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French composer Francis Lai of ’Love Story’ fame dies

Update: November, 09/2018 - 07:00
Francis Lai created some of the most memorable French songs and film scores since the 1960s. AFP Photo
Viet Nam News

PARIS — Francis Lai, the composer behind memorable songs and film scores for dozens of French artists, has died aged 86, the mayor of his Mediterranean hometown of Nice said yesterday.

Besides writing music for stars like Edith Piaf and Juliette Greco, Lai was perhaps best known for creating the title track to the 1970 box-office hit Love Story.

"With just a few notes, Francis Lai had the gift of rendering grand films even more beautiful, even more moving," Culture Minister Franck Riester said on Twitter.

"Now that he leaves us, his immortal scores resonate in our hearts," he said.

Born into a family of gardeners in Nice in 1932, Lai taught himself music and began his career as an accordionist for the poet and singer Bernard Dimey, with whom he started writing songs.

French stars Johnny Hallyday and Dalida, as well as American jazz singer Ella Fitzgerald performed his works, and Lai also wrote Piaf’s first song, Le Droit d’Aimer (The Right to Love).

He also came up with Yves Montand’s hit A Bicyclette (By Bike). But it was his work for Claude Lelouche which would change the arc of his career, becoming the musical mind behind some of the French director’s most enduring works.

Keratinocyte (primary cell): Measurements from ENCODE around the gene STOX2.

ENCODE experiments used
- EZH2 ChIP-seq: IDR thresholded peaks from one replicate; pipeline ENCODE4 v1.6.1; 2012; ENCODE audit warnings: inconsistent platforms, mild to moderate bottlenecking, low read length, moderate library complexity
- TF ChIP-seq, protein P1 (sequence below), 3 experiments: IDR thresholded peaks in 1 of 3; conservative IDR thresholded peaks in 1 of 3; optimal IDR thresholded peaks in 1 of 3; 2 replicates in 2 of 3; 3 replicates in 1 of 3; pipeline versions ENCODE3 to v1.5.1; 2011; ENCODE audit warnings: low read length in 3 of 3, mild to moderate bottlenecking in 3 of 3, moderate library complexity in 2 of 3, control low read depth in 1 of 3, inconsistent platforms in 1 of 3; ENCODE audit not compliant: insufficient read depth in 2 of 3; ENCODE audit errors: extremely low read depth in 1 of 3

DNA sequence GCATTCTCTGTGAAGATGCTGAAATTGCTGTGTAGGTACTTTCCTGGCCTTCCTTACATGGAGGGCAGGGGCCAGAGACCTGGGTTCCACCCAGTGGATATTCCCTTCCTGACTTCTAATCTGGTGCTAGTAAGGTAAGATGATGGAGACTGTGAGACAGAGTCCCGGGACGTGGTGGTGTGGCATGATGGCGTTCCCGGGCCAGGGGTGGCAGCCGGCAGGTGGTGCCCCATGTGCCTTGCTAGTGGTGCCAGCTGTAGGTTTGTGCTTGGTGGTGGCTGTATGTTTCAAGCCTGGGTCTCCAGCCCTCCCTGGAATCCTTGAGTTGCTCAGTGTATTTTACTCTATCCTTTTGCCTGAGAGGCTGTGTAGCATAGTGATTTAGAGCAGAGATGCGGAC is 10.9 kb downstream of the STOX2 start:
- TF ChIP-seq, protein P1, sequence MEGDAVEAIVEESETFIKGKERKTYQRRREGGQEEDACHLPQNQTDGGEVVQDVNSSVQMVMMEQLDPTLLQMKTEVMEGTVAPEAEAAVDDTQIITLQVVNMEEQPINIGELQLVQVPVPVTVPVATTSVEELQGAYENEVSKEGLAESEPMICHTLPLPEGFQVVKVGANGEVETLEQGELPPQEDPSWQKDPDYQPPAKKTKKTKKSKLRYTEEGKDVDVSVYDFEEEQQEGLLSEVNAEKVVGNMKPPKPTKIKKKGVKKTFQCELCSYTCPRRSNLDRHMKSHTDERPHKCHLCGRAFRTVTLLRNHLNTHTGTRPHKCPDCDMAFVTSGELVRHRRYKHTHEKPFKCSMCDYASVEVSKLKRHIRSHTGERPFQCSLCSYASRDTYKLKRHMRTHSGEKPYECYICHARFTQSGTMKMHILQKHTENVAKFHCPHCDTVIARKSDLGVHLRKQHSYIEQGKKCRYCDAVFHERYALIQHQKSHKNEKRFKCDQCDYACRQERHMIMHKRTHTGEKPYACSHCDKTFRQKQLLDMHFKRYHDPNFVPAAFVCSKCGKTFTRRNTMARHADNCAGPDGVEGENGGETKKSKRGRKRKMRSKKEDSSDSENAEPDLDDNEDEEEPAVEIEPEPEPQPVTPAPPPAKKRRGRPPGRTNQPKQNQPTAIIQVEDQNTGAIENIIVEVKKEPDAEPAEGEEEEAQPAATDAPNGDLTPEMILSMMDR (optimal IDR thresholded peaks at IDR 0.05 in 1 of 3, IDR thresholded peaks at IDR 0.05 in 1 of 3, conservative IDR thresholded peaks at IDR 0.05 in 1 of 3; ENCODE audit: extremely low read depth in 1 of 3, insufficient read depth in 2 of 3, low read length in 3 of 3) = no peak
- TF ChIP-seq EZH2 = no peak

The two met through their mutual friend Pierre Barouh, who wrote the lyrics for one of Lai’s wildly successful Dabadabada, the melody which marks Lelouche’s 1966 classic A Man and a Woman.

Originally sung by Nicole Croisille, more than 200 versions have since been recorded in France and beyond. "Ba-da-ba-da-ba-da, it’s just a jazz reference. We were all wild about jazz and this ba-da-ba-da-ba, this bit of onomatopoeia, was a way of drawing out the verse," Lai said after Barouh’s death in 2017.

For Love Story he would win an Oscar with the theme Where Do I Begin, sung by Andy Williams and Shirley Bassey.

Overall he would write more than 100 film scores and 600 songs, most recently working on the music for a sequel to A Man and a Woman. "He was an angel disguised as an accordionist," Lelouche told RTL radio yesterday, saying they had worked together on 35 films over the past 50 years. 

"He made the heart beat in all my films." — AFP

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